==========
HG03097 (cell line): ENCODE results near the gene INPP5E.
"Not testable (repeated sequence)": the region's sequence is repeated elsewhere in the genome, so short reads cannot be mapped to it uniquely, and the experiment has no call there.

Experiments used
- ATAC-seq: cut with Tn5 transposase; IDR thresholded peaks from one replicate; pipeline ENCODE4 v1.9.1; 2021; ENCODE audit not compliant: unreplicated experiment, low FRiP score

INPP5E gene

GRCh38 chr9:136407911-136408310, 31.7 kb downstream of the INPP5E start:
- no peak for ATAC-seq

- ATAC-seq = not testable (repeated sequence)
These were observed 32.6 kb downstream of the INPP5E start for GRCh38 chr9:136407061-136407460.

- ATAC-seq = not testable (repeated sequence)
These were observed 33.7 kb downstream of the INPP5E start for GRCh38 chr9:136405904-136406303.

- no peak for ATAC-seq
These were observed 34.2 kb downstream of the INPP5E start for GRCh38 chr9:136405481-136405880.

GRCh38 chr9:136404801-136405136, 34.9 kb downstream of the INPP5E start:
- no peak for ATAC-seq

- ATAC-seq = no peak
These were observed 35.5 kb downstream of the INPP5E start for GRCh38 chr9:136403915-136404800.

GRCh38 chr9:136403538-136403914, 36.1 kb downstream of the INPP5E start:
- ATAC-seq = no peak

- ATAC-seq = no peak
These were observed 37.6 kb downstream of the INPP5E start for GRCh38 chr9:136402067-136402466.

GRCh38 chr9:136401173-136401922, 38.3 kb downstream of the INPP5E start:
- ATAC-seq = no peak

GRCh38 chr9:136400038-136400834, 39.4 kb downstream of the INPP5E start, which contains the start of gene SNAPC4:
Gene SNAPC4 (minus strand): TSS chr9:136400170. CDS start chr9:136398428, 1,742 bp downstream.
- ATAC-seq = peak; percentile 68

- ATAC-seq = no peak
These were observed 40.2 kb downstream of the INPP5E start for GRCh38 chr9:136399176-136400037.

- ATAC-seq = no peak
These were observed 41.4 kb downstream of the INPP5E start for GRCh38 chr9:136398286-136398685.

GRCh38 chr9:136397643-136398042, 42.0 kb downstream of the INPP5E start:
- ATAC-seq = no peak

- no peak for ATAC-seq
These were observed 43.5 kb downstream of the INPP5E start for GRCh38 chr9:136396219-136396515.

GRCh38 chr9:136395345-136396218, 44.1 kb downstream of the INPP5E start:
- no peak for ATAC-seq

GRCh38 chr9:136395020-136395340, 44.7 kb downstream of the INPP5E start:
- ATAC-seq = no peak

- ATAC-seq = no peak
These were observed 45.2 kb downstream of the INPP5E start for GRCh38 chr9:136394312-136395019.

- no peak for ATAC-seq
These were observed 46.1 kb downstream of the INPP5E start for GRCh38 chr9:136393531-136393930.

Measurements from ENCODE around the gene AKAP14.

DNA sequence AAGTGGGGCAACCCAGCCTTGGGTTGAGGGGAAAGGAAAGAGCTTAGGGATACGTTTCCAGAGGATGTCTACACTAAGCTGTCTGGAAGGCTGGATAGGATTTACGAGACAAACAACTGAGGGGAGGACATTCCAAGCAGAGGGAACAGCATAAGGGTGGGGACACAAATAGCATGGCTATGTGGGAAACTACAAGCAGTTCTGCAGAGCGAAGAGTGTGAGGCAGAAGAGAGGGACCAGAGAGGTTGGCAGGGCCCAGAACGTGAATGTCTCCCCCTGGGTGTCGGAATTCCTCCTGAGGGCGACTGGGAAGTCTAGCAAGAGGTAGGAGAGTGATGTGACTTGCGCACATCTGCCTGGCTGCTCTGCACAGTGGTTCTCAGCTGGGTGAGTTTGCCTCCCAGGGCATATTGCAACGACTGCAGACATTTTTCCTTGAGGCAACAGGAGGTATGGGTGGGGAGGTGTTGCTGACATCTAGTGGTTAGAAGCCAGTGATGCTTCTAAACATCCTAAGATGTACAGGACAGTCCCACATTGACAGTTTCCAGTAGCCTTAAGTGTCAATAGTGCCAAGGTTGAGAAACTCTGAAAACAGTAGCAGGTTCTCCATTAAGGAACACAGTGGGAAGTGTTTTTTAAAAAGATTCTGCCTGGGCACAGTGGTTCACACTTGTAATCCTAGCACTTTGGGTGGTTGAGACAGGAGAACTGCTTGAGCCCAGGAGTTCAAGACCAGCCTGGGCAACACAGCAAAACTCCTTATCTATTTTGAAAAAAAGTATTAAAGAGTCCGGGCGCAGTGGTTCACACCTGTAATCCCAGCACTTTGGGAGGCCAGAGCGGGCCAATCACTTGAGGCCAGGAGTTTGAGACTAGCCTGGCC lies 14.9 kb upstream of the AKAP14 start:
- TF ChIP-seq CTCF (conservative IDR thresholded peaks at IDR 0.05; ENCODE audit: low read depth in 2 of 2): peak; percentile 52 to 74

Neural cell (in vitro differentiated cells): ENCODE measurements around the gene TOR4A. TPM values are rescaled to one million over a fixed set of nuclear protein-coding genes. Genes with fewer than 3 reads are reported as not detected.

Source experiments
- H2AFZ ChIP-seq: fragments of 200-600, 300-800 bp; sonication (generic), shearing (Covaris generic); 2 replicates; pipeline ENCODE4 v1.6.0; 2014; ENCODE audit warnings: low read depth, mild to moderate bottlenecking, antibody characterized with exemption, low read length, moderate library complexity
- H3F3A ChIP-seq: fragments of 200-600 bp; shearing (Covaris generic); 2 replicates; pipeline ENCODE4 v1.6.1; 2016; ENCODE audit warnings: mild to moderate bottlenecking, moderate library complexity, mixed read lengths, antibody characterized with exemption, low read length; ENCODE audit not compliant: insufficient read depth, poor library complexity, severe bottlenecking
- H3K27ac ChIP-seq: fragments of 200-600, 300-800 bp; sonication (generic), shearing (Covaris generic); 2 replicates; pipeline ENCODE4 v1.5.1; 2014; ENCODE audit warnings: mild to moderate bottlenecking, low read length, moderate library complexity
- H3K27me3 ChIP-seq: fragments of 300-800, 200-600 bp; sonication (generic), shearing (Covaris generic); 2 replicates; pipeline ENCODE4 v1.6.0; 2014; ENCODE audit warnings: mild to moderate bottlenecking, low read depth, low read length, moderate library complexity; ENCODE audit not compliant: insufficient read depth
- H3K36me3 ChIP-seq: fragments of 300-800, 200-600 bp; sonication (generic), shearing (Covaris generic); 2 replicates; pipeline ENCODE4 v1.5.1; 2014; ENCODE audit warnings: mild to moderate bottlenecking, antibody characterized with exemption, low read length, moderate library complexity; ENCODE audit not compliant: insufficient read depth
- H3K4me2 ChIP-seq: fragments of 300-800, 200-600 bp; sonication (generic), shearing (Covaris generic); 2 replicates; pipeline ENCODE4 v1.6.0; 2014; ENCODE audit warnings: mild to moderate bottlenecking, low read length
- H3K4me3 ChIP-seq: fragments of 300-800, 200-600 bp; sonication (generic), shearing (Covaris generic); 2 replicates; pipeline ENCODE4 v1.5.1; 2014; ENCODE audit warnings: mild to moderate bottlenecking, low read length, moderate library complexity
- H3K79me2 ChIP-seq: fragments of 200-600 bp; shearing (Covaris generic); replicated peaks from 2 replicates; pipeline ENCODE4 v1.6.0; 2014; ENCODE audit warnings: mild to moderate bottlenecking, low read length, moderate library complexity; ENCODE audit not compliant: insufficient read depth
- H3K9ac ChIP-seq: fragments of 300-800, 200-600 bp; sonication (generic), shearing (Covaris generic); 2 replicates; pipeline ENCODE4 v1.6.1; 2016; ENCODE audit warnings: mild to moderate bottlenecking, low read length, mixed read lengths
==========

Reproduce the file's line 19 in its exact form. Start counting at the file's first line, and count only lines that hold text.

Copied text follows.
- ATAC-seq = no peak